People sometimes ask me what it was like living in a small town in northern Alberta during the early years of the War on Terror. They’re surprised to hear that it was fine. Neither my family’s home nor our business was ever vandalized, and I don’t recall feeling ostracized. Far from the United States and Europe, where anti-Muslim hate seemed focused, I felt no shift in how I was viewed or treated. The only dramatic change was inside of me.
As I looked around, it seemed the majority of Muslim youth, like my older sister and cousins, were pulled closer to their faith after 9/11. They appeared empowered by it, even if they still struggled to reconcile this piece of their identity with secular values. But others, including me, were jolted in the opposite direction, shedding faith like a flaky old skin in the desert.
By my early twenties, I’d refashioned myself into a cocky “New Atheist.” Some of my first magazine articles were about the dark side of piety and magical thinking, and as a fledgling rapper I wrote songs with no set purpose other than to ridicule the religious. I started toning it down only once I clued in to my own veiled bigotry. After that, my relationship to Islam remained mostly ambivalent.
Then the twelve months between the November 2015 Paris attacks and the 2016 U.S. presidential election saw an unprecedented amount of violence directed toward Muslims. Hate was closer to home now: not even my childhood mosque in Slave Lake was spared. And for the first time since moving to a big city, I was taunted by racists on the street — not just once, but three times that year. What I witnessed on Facebook bothered me even more. Online, I saw genuine fear of the Muslim Other — whether the radicals and the retrograde, the desperate refugees crossing seas, or the deeply pious, raising funds for Islamic centres. I couldn’t tell if the intolerance was mainlined by Trump and the far-right media or if it had always been there, merely normalized by the conservative zeitgeist. It was actually hard not to feel a little complicit.
Compelled to reclaim the thing that makes me and my family a target, I began to examine Islam closely, with an eye for how it has shaped my politics, values, and sense of home. I slowly found a place within me for Islam, where I could still cherish its positives and jostle with its negatives. But the question remained: Could I find a place within it? I must have been in search of the answer when I pitched my book, though I wasn’t conscious of it at the time.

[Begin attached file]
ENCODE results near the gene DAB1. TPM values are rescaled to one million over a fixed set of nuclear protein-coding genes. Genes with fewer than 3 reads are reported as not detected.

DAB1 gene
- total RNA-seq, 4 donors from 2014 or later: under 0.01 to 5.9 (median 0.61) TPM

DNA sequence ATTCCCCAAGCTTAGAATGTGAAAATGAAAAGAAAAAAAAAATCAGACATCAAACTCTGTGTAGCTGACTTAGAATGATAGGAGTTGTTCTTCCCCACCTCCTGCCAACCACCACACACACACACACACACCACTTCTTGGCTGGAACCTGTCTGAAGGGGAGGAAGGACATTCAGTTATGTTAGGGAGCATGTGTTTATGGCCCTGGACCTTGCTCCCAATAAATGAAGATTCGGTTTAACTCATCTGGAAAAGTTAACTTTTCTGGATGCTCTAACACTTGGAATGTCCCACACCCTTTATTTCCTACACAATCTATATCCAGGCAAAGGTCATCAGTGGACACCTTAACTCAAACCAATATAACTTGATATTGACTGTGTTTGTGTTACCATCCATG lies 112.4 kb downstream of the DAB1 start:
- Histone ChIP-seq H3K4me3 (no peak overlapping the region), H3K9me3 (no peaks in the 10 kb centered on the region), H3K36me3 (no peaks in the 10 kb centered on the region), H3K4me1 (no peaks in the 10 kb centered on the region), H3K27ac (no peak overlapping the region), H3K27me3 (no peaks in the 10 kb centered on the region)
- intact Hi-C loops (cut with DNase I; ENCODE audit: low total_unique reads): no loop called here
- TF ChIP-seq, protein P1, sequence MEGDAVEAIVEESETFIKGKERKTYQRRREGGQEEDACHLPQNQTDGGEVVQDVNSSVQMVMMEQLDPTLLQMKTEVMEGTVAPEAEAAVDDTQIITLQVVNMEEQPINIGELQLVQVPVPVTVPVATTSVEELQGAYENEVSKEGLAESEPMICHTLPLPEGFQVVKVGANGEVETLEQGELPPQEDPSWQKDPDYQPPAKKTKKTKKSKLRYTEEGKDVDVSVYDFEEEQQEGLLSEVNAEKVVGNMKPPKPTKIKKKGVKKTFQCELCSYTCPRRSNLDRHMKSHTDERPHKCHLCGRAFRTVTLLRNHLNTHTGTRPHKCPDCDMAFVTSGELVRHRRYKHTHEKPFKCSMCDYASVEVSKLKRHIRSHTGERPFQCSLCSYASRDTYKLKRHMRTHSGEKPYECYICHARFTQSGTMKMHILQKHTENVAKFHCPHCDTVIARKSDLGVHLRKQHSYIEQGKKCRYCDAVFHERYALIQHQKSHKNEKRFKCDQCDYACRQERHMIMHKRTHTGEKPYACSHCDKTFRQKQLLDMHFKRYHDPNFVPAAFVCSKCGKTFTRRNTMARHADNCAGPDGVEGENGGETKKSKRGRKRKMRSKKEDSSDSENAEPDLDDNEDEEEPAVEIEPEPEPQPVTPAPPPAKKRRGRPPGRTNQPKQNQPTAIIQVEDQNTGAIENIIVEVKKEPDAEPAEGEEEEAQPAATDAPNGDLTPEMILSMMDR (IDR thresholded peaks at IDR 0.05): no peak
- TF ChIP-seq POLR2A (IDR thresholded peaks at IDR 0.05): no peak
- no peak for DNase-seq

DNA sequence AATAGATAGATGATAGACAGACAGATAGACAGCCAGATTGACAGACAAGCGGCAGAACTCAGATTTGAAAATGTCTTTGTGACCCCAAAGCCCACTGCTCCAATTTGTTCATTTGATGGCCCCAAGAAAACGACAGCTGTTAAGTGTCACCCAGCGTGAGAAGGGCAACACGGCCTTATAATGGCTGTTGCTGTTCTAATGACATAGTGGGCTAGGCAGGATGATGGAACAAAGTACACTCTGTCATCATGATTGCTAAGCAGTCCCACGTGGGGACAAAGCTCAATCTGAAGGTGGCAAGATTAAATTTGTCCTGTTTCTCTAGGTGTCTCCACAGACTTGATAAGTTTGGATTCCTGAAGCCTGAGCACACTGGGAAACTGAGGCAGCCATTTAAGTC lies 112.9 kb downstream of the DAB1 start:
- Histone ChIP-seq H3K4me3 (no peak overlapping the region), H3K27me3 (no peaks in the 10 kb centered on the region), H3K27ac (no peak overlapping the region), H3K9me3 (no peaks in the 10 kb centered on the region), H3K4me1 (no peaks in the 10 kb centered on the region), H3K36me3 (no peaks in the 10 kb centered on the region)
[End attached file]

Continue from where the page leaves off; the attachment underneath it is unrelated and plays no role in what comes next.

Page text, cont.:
The project began as a way to humanize Muslims by documenting their diversity across denominations, nationalities, and individuals. I wished to weave their stories through an alternative history, one in which the believers are the actors shaping Western culture, not just the spectators. The Americas are a curious place for such an undertaking. They contain an infinitesimal Muslim population — about 10 million people spread across 42 million square kilometres — but they also contain uniquely concentrated samplings of the umma, the global Muslim body. Because of random channels of human migration, from enslaved Africans and indentured Indians to Ottoman-era Syrians and today’s Rohingya refugees, you’ll find temples for every creed (and there are many) within any major city.
My long journey through mosques, from the edges of the Amazon to the Arctic Circle, began in 2017. It was only after I started my research that I realized that I was being welcomed not as a journalist but as a Muslim brother; the people I met along the way expected me to join their communal worship. Before long, I’d eased back into prayer, even when the rituals of the sect were foreign to me. It was medicine. And whether it went down smooth or bitter, it often tasted like an antidote to the intolerance that once infected me and increasingly infects Westerners scarred by ignorance and fear.
Among the dozens of mosques I visited, I found, to my surprise, not one but several places where I felt a sense of belonging. We were not bonded by dogma, and we rarely shared a lived experience. Rather, it was our hopes for a better, more inclusive future that clicked us together.